Pony up for Philly preservation
MAYOR KENNEY released a statement last week that could have melted iron. He was that hot. The topic was the Toll Brothers' plan to build a mega-apartment building on Jewelers Row after tearing down four of its buildings. In the statement, the mayor sounded like a man who thought he had a verbal agreement with the builder, only to discover he did not.
MAYOR KENNEY released a statement last week that could have melted iron. He was that hot.
The topic was the Toll Brothers' plan to build a mega-apartment building on Jewelers Row after tearing down four of its buildings. In the statement, the mayor sounded like a man who thought he had a verbal agreement with the builder, only to discover he did not.
For one thing, Kenney said he thought Toll Brothers would work to save the facades of the existing buildings on the 700 block of Sansom Street slated for demolition. The builder said it would not. Second, Toll Brothers originally said the structure would be 16-stories tall. Then, Toll suddenly changed that to 29-stories tall.
The project has yet to go before the city's Civic Design Review Board, and Kenney urged Toll Brothers to accept the board's recommendations. To quote the mayor: "If they do not, Toll Brothers will be sending a clear message that they no longer wish to have a productive relationship with the City of Philadelphia."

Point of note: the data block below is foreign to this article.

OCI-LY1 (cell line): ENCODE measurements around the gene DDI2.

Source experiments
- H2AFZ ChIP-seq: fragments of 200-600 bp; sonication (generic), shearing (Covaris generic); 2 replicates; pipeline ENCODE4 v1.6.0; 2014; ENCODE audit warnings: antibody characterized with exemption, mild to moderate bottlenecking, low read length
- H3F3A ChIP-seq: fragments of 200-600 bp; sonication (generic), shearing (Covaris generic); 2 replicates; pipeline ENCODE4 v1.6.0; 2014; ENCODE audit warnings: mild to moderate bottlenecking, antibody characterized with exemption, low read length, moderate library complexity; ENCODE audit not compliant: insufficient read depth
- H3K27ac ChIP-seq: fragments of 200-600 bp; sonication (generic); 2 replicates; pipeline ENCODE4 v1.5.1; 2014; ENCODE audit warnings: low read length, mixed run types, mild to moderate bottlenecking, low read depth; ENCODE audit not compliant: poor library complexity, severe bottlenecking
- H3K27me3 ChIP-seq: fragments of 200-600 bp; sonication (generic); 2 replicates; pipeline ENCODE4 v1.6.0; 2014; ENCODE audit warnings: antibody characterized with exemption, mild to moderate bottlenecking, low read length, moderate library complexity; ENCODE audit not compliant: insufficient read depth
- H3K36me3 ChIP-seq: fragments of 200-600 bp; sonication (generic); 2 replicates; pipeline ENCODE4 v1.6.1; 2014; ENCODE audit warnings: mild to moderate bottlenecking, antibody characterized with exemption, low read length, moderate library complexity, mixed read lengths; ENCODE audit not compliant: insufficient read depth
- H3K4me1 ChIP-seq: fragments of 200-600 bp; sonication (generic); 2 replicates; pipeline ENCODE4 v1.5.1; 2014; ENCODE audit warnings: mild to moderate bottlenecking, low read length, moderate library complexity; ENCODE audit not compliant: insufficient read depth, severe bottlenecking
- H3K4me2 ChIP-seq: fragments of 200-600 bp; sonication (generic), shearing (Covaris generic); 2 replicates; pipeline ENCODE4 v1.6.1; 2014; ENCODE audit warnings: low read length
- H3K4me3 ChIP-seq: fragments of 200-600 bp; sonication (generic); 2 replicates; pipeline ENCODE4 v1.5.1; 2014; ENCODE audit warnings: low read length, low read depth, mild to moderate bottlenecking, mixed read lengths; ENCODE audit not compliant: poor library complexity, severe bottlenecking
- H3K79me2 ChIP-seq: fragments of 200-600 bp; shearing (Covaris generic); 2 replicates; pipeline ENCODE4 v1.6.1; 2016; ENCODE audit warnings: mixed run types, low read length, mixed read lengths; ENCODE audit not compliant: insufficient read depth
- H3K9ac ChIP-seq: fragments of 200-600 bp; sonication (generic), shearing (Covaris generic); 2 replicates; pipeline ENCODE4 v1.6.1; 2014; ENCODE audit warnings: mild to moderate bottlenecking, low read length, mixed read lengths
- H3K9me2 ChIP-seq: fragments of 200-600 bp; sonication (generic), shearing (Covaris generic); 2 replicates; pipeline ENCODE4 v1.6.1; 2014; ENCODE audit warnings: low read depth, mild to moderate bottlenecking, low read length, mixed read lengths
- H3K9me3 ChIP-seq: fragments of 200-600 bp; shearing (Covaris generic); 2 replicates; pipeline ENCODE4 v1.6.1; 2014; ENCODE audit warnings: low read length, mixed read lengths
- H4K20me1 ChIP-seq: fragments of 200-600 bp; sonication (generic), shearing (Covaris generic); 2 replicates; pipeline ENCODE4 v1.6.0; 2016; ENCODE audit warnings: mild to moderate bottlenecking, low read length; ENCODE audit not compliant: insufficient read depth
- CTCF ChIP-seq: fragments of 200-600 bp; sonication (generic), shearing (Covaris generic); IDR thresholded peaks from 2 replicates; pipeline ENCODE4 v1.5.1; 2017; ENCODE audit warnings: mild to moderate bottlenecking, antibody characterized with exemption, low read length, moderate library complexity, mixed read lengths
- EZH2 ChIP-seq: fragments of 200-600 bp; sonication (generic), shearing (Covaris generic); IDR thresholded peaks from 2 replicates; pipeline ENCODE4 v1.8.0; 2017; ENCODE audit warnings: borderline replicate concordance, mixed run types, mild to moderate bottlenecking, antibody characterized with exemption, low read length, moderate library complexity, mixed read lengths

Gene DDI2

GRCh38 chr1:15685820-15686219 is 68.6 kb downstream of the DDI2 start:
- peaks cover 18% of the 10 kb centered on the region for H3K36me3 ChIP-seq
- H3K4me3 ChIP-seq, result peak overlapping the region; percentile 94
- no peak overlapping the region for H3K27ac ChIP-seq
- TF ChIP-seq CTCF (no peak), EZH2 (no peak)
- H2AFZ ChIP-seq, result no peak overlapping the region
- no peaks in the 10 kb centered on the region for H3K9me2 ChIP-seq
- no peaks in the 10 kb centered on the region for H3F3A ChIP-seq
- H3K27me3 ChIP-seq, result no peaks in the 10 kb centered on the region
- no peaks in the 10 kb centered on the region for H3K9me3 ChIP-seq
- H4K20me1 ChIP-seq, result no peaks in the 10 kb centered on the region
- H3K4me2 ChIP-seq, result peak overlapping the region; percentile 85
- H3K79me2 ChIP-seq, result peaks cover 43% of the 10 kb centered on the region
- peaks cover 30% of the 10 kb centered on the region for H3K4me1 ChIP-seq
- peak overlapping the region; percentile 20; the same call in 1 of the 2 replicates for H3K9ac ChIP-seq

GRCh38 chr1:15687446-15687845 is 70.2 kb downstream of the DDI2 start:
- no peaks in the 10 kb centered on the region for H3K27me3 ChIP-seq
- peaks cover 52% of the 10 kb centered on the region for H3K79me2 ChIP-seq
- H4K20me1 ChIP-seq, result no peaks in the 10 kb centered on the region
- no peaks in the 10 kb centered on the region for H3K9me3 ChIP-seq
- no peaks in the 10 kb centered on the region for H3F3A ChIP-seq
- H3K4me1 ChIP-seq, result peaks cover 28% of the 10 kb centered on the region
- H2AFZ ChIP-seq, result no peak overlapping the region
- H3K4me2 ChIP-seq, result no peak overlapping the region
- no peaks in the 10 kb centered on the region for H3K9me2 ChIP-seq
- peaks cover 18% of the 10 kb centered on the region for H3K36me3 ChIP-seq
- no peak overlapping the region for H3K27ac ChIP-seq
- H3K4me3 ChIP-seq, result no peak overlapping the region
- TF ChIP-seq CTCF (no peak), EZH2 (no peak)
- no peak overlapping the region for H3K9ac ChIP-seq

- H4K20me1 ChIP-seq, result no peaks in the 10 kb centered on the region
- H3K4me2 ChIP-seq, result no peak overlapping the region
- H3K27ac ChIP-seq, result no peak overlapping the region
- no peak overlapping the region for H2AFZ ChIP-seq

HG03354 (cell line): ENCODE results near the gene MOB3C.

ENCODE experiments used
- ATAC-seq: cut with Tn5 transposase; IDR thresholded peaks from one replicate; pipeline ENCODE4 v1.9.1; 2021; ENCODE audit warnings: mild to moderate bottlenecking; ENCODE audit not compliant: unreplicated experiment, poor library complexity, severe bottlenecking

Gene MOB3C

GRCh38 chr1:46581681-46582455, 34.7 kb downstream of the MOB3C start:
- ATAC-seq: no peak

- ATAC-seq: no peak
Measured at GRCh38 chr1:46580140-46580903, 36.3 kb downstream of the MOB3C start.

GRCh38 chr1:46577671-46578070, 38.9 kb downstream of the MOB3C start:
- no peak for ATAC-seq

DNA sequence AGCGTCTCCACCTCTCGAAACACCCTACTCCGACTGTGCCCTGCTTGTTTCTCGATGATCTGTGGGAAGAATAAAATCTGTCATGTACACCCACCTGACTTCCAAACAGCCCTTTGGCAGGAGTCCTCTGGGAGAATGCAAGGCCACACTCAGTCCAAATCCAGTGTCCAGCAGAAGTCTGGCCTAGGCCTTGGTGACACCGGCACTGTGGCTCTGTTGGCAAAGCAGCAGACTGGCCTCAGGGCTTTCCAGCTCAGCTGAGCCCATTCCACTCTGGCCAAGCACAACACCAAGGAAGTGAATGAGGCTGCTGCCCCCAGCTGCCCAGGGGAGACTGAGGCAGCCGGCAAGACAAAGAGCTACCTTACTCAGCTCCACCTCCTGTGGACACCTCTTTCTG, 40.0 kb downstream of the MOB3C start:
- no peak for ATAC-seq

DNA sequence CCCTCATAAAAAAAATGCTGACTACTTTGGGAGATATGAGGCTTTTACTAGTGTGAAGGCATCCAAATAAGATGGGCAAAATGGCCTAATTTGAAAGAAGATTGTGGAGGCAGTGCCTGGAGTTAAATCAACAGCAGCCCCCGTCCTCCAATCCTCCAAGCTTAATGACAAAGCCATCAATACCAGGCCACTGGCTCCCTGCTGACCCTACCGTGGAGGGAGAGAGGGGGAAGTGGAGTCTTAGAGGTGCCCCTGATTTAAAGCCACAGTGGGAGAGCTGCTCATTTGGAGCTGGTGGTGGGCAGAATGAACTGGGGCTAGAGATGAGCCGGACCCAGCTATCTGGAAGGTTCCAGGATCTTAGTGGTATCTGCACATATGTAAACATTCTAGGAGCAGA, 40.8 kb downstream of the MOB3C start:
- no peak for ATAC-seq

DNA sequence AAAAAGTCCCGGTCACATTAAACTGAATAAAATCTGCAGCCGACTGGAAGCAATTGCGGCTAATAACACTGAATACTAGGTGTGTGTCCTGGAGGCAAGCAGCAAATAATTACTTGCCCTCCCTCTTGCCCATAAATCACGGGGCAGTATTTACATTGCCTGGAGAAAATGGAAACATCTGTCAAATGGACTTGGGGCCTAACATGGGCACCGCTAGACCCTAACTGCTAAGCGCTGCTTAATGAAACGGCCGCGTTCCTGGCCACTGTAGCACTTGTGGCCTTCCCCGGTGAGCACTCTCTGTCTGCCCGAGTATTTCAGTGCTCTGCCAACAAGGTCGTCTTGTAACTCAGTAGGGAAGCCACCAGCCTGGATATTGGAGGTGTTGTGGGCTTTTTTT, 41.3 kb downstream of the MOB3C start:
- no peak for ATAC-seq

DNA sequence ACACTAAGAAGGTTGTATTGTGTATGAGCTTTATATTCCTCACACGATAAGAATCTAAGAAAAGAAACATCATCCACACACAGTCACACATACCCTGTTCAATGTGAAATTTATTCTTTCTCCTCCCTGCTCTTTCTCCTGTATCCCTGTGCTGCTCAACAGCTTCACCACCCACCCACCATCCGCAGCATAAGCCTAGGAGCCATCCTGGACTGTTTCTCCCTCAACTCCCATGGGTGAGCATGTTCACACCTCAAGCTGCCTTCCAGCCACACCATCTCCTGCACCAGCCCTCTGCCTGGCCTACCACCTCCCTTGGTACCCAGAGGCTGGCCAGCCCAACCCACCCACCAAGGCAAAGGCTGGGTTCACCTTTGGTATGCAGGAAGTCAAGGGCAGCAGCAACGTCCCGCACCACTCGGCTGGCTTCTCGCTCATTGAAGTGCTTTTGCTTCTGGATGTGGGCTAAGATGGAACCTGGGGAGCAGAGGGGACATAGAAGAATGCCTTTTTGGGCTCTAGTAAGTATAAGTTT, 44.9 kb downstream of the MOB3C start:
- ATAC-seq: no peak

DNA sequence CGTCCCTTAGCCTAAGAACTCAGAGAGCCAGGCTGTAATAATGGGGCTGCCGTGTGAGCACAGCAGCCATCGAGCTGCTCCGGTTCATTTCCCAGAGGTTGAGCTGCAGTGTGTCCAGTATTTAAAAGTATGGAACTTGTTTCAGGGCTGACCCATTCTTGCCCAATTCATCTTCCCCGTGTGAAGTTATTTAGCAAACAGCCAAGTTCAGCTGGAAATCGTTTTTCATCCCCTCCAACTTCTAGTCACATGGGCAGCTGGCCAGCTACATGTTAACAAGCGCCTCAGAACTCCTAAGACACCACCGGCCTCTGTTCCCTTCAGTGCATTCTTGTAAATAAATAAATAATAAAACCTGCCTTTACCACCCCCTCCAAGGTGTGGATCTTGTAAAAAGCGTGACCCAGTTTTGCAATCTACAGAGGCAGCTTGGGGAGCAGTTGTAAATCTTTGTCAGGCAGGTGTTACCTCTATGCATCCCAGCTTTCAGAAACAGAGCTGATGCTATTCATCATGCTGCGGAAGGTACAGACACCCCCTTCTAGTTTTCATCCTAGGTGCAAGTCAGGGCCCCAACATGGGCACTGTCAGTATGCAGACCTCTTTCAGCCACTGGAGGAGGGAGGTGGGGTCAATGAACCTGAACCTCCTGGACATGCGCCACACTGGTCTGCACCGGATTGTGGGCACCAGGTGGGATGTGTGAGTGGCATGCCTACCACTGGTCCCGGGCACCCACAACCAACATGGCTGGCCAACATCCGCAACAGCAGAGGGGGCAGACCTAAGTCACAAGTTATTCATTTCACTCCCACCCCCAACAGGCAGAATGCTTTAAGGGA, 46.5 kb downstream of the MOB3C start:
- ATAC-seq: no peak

Jewelers Row is an iconic piece of Philadelphia, with stores centered on the business of purchasing diamonds and precious metals and the manufacture and sale of jewelry.
Although it is iconic, it is not historic - at least in the eyes of the city's Historical Commission, which makes those certifications. It's not the commission's fault. No one bothered to seek certification for Jewelers Row until recently - when it was too late. (With less than a half-dozen staffers and a paltry annual budget, the commission usually relies on independent parties to gather the information needed to prove historical status.)
Had the block been certified, it would have offered some protection against demolition. As a rule of thumb, the city does not allow developers to knock down historically certified buildings, though there are exceptions (see: the former Boyd Theater).
Developers tend to dismiss advocates of preservation as "building huggers" standing in the way of progress. That is nonsense. There is broad public support for preservation and a recognition that what makes Philadelphia unique among American cities is not only its history, but the fact that so much of it is intact.
And keeping it intact makes economic sense. Conventioneers, tourists and people looking for a place to settle down come here because of its historic fabric. They bring money in by the busload.
Yet, we shortchange our assets. Philadelphia is a World Heritage city that has a preservation budget more suited for Topeka, Kansas. We spent $431,000 a year. New Orleans, a city one-quarter our size, spends $885,000 a year. San Antonio, population 1.4 million, spends $1.6 million a year.
Recognizing that need, three Council members recently introduced a bill to add 25 percent to the cost of building permits for work on historical sites. It is estimated it will raise $350,000 a year, with the money going to the Historical Commission.
It may be a noble idea, but it is a bad one. It amounts to punishing the good guys who are trying to preserve these buildings and could discourage people from seeking historic certification.
We applaud the mayor's tough statement to Toll Brothers. We'll applaud even louder if Kenney shakes additional money from the city's $4 billion budget to adequately fund the Historical Commission. We shouldn't be a World Heritage city with a penny-ante preservation program.